I grew up on a beef cattle farm but moved away for a few years. After working in the environmental conservation field where I traveled for 300+ days a year, I began to realize my aging grandparents wouldn’t be around forever. When I moved home in 2013, I began spending lots of time with my grandfather where I’ve been fortunate enough to live and learn through the eyes of a lifelong farmer.
My grandfather passed away on March 24th, 2019. At his eulogy, here is what I said: “As the years went by and I learned more, I soon began to realize the beauty of farming. The time we spent together, the solutions we formulated to solve problems, and the correlation of hard times on the land could also be universally applied to struggling areas of your life. The more love you give it, the more love it gives back. If you neglect it, the more neglect you may receive. I learned that overgrazed pastures gave sunlight to bare soils – providing the conditions for weeds and non-desirable plants to sprout and compete against your grasses. If given the love and care the land desires, the more the land produces and gives back to you.”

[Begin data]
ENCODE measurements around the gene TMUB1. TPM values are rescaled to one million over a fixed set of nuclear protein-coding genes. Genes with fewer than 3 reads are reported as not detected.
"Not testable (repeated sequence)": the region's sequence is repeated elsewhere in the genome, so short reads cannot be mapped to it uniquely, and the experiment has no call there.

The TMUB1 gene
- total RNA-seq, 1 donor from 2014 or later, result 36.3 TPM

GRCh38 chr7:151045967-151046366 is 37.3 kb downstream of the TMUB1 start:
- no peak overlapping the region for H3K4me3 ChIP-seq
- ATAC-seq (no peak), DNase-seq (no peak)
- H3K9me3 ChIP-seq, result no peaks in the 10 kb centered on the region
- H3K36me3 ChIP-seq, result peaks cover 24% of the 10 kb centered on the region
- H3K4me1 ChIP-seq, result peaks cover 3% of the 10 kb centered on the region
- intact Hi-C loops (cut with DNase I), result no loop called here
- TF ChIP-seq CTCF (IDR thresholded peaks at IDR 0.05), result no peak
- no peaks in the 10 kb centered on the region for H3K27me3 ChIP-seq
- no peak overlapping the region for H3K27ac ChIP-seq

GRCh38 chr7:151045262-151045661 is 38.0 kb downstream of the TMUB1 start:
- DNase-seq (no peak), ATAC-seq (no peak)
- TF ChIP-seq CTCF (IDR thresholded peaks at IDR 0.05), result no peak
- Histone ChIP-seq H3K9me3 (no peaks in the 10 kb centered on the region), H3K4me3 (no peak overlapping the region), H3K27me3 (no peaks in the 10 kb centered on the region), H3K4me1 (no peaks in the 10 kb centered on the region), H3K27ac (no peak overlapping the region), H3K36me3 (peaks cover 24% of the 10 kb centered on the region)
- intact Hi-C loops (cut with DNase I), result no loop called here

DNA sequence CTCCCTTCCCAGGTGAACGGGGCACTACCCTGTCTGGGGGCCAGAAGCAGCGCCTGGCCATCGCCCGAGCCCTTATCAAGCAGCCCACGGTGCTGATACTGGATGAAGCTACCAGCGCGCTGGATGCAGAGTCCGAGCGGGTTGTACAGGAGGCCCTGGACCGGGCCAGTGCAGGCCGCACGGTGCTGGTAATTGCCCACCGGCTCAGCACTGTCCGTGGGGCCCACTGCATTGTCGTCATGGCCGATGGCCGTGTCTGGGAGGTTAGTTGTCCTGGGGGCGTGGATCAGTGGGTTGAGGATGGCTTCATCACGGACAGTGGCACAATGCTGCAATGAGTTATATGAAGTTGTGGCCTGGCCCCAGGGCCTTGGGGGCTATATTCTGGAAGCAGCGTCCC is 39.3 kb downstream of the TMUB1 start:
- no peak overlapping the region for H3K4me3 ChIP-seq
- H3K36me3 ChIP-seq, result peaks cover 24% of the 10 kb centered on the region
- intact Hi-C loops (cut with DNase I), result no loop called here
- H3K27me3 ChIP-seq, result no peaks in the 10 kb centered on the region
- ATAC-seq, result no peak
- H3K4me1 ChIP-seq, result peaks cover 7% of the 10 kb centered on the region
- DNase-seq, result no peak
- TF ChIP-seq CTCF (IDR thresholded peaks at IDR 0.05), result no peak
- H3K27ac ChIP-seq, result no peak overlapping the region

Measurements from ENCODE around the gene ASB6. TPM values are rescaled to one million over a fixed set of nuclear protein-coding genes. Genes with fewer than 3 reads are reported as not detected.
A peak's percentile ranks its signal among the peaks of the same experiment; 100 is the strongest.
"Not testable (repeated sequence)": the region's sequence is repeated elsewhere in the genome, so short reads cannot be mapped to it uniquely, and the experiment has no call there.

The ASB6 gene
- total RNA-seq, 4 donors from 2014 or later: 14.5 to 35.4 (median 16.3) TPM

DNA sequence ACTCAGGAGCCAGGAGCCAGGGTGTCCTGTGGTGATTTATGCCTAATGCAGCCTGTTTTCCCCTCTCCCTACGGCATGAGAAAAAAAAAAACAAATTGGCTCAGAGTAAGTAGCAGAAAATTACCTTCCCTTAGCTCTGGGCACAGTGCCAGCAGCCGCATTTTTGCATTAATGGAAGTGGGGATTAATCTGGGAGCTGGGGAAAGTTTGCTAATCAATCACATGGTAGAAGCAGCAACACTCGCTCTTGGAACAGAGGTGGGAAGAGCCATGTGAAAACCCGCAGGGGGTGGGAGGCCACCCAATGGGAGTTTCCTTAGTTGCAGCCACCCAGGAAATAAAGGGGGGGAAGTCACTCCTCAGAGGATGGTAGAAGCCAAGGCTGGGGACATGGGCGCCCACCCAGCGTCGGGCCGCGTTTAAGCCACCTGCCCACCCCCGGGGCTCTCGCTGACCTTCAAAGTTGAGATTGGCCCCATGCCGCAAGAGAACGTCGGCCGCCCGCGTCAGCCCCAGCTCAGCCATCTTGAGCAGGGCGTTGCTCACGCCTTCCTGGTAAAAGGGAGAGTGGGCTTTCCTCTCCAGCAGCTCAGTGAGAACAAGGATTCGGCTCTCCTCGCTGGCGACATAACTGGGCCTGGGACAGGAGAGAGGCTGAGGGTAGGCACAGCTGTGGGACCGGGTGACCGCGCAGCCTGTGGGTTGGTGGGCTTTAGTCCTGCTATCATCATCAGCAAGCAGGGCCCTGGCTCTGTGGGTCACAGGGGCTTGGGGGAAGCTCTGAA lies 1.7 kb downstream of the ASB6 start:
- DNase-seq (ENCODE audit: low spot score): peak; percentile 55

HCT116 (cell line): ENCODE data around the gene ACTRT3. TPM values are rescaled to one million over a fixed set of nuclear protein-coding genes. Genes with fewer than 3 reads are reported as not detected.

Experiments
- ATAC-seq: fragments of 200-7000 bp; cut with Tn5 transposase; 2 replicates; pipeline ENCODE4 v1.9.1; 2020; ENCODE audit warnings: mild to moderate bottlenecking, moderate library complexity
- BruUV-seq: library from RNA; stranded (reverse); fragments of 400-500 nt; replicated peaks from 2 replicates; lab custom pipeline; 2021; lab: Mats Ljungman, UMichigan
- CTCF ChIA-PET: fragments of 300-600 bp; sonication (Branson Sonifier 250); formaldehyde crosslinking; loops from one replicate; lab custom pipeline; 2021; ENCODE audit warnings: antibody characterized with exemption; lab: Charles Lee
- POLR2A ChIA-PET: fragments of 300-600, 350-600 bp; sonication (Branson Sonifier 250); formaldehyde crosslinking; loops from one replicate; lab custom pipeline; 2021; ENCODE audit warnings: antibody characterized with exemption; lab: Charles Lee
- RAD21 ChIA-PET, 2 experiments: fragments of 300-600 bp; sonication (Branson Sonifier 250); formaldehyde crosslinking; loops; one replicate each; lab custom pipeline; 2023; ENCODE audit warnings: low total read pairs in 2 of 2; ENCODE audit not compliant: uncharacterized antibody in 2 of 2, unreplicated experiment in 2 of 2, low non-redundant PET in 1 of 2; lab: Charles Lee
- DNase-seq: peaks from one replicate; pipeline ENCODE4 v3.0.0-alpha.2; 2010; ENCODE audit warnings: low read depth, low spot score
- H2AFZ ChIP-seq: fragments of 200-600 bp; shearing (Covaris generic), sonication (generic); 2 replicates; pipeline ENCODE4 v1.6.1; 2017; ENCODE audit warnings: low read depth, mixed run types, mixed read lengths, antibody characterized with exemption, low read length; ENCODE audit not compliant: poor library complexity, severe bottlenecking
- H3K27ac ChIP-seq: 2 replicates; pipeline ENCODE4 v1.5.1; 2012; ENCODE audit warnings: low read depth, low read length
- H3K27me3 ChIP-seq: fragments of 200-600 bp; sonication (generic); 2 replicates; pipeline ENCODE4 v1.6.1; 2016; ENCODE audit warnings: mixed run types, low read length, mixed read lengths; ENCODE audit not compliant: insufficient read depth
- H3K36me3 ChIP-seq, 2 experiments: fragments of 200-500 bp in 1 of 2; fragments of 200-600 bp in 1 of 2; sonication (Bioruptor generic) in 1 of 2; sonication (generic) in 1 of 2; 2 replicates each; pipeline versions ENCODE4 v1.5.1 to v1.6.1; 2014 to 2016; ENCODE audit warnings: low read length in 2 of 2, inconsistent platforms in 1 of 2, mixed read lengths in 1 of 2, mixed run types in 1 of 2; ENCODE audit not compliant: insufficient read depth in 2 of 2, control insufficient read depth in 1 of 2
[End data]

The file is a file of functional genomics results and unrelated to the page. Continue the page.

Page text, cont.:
Everyday is a new lesson. In farming, you have about 1 in 40 chances to get it right. Every season counts and provides new challenges as you develop and grow – both on the farm and off the farm. A moment that sticks out to me is listening to the local AM bluegrass radio station while painting a barn with my grandad. He asked if I had my cellphone and if so, to call in (we knew the number by heart) and see if they would play “Keep My Skillet Good and Greasy.” They said whyyyy sure. He danced his flat-footin’ dance to every beat of that song. It didn’t matter where he was – he could be walking mid-stride into the oval office…if he were to hear a banjo ringin’ somewhere, he was dancing. I joined him.
In the conventional setup, the most challenging part of raising livestock is being at the mercy of the market swings. Raising livestock isn’t that difficult, though. It’s all perspective. Just treat them like they should be treated and they’ll love you for it.